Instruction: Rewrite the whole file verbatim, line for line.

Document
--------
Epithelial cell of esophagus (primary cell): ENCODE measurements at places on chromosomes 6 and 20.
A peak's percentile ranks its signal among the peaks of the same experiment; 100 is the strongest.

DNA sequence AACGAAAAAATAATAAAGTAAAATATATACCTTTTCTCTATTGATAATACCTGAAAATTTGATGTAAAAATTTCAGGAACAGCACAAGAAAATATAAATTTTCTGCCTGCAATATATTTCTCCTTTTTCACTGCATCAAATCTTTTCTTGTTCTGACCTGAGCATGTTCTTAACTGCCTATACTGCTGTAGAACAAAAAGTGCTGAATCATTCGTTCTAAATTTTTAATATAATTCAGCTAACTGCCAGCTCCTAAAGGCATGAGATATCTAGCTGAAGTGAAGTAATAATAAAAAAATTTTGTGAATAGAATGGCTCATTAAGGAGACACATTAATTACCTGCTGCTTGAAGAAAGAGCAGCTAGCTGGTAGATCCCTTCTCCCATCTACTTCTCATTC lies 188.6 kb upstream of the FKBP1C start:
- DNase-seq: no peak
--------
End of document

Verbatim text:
Epithelial cell of esophagus (primary cell): ENCODE measurements at places on chromosomes 6 and 20.
A peak's percentile ranks its signal among the peaks of the same experiment; 100 is the strongest.

DNA sequence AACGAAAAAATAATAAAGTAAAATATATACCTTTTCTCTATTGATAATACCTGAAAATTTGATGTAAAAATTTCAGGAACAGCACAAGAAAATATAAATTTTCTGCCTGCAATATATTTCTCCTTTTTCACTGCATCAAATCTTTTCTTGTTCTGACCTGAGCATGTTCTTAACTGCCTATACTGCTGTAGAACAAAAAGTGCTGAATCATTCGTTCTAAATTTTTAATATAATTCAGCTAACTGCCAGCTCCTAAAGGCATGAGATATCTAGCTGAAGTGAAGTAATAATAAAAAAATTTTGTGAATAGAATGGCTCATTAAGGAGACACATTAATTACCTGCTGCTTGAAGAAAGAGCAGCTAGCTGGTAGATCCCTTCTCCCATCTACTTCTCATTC lies 188.6 kb upstream of the FKBP1C start:
- DNase-seq: no peak